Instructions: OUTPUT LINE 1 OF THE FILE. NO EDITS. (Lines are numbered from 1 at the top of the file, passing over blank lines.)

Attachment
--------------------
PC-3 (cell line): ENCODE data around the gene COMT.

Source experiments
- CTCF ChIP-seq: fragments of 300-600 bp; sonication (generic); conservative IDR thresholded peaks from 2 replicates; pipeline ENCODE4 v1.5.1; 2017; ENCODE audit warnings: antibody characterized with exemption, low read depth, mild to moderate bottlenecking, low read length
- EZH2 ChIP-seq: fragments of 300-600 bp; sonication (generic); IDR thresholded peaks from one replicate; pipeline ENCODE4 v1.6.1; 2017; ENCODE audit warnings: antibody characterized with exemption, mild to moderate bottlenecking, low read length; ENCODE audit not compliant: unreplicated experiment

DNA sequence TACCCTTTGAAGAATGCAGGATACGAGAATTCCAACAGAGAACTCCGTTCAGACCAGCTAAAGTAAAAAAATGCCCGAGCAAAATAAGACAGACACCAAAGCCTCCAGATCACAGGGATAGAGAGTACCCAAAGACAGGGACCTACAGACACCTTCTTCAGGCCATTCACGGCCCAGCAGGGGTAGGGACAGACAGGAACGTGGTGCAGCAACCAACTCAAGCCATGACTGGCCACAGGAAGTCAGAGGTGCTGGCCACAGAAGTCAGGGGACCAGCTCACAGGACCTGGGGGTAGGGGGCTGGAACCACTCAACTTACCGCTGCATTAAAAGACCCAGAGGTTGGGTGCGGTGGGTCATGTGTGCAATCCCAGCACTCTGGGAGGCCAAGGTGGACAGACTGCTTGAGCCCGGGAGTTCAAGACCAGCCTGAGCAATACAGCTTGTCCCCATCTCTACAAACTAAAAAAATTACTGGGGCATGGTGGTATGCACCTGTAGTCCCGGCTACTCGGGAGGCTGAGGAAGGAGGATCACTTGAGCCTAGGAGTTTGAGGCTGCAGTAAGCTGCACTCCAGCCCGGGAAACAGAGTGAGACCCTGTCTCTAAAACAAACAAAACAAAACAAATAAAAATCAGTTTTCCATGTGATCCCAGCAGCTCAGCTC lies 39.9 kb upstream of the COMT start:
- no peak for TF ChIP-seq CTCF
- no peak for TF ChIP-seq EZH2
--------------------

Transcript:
PC-3 (cell line): ENCODE data around the gene COMT.